The word “woman” is believed to have derived from the Middle English term wyfman, broken down simply as the wife (wyf) of man. In Old English,
women were described simply as wyf, while the term man was used to describe a human person, regardless of gender.c
The English word “girl” was initially used to describe a young person of either sex. It was not until the beginning of the sixteenth century that
the term was used specifically to describe a female child.
The biological sign for the female sex, a circle placed on top of a small cross, is also the symbol for the planet Venus. The symbol is believed to be
a stylized representation of the Roman goddess Venus’ hand mirror.d
While many stars and moons are christened with female names, Venus is the only planet in our solar system given the name of a female goddess.
The breasts of human women are much larger in proportion than those of other female mammals. The prominent size, while not necessary for milk
production, is most likely a result of sexual selection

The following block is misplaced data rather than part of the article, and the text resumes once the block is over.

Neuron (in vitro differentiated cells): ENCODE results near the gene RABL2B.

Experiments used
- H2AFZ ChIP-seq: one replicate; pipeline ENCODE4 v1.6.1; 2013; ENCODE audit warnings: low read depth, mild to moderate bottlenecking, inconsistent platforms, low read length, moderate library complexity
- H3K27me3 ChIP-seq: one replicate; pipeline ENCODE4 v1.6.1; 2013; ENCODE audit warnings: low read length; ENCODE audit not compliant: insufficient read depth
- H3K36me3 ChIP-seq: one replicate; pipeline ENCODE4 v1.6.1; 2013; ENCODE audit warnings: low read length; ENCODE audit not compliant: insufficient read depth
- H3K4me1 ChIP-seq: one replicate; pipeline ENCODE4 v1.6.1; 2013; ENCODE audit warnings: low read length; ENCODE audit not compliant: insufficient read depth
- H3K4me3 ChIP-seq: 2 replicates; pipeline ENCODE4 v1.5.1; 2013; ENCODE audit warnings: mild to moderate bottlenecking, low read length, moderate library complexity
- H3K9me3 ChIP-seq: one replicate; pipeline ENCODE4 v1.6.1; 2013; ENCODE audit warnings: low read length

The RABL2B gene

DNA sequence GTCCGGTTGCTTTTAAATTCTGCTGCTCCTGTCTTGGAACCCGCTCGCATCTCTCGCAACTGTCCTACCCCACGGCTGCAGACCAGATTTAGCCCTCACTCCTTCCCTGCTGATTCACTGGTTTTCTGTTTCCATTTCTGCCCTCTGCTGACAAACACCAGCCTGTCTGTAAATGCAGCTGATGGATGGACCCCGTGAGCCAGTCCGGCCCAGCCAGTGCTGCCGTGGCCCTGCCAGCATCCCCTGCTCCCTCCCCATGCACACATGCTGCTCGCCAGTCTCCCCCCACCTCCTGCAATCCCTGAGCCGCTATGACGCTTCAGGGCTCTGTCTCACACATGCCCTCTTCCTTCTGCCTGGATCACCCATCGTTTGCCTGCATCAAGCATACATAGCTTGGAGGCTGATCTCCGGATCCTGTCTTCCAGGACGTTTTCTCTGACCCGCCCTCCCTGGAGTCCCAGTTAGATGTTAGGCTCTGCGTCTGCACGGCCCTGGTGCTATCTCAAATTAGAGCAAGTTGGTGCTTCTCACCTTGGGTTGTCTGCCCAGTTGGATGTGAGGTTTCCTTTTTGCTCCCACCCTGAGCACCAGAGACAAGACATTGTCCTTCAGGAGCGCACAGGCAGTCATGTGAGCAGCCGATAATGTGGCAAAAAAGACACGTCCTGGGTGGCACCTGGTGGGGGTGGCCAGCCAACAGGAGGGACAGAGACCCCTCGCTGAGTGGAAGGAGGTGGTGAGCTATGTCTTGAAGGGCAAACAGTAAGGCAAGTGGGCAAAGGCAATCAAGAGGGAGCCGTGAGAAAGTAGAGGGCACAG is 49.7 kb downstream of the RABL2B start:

The English language originally delineated between women in different stages of life with the terms “maiden,” “mother,” and “crone.” A
maiden referred to a young girl who was unmarried, a mother referred to a woman in her child-bearing years, and a crone described a post-menopausal
The average height of a woman in the U.S. is approximately 5 feet 4 inches, and the average weight is about 163 pounds. These figures vary greatly
throughout the world, due to differences in nutrition and prenatal care.
In almost every country worldwide, the life expectancy for women is higher than for men.g
While the population of males is slightly greater than females worldwide (98.6 women for every 100 men), there are roughly four million more women
than men in the U.S. In the age 85-and-older category, there are more than twice as many women as men currently living in the U.S.
The most common cause of death for American women is heart disease, which causes just over 27% of all mortalities in females. Cancer ranks just below,
causing 22% of female deaths.
Worldwide, women are nearly twice as likely to be blind or visually impaired as men. Experts attribute this difference to the greater longevity of
women (leading to more age-related visual impairment) and specific eye diseases that are intrinsically more common in women such as dry eye syndrome
and Fuch’s Dystrophy.
Depression is the most common cause of disability in women, and approximately 25% of all women will experience severe depression at some point in
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